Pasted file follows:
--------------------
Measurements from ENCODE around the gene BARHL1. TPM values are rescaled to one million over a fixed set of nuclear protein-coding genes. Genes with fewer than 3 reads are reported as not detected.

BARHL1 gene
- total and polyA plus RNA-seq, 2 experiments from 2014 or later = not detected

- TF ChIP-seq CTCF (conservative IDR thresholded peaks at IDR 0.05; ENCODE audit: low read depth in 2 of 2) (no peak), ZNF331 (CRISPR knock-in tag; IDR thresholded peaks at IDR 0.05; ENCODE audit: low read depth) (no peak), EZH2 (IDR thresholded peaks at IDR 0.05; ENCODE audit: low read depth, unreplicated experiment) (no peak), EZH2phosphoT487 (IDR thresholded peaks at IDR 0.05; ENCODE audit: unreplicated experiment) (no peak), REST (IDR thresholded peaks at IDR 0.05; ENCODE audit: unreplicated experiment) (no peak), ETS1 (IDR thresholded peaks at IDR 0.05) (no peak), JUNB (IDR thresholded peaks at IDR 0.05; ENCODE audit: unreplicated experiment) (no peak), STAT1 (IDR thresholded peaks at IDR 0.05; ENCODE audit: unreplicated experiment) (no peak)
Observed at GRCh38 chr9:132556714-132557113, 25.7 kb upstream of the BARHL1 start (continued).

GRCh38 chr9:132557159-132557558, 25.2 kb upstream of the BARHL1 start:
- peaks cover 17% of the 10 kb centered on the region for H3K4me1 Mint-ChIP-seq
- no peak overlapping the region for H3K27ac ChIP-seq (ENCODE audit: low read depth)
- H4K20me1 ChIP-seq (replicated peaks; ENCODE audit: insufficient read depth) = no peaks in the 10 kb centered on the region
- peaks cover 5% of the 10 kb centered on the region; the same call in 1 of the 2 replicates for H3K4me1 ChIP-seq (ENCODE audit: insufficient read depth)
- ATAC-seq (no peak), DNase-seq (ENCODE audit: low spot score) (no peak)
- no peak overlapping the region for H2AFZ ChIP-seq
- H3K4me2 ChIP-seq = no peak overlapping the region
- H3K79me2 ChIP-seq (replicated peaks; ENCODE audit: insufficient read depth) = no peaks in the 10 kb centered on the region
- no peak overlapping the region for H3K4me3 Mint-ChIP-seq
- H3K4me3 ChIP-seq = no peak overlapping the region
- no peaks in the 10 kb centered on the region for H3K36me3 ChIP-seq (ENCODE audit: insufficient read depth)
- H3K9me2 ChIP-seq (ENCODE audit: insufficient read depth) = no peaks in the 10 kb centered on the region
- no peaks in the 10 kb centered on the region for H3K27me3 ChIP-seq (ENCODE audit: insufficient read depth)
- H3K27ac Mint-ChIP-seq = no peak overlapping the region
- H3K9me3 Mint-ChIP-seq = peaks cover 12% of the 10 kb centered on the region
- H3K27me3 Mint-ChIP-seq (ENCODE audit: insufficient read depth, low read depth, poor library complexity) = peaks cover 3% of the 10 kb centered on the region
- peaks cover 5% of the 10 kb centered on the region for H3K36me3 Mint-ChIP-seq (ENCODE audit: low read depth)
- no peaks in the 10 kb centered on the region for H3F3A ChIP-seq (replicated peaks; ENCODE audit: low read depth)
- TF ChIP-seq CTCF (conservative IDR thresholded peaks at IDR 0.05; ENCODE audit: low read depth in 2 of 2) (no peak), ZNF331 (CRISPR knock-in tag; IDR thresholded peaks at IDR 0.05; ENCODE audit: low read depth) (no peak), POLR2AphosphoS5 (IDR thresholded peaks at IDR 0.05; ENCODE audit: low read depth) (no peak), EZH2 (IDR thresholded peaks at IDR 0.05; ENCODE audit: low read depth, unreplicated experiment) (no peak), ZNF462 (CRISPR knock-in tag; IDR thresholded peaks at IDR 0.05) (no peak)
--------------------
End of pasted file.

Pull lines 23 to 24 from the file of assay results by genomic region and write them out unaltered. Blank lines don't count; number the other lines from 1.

- peaks cover 5% of the 10 kb centered on the region for H3K36me3 Mint-ChIP-seq (ENCODE audit: low read depth)
- no peaks in the 10 kb centered on the region for H3F3A ChIP-seq (replicated peaks; ENCODE audit: low read depth)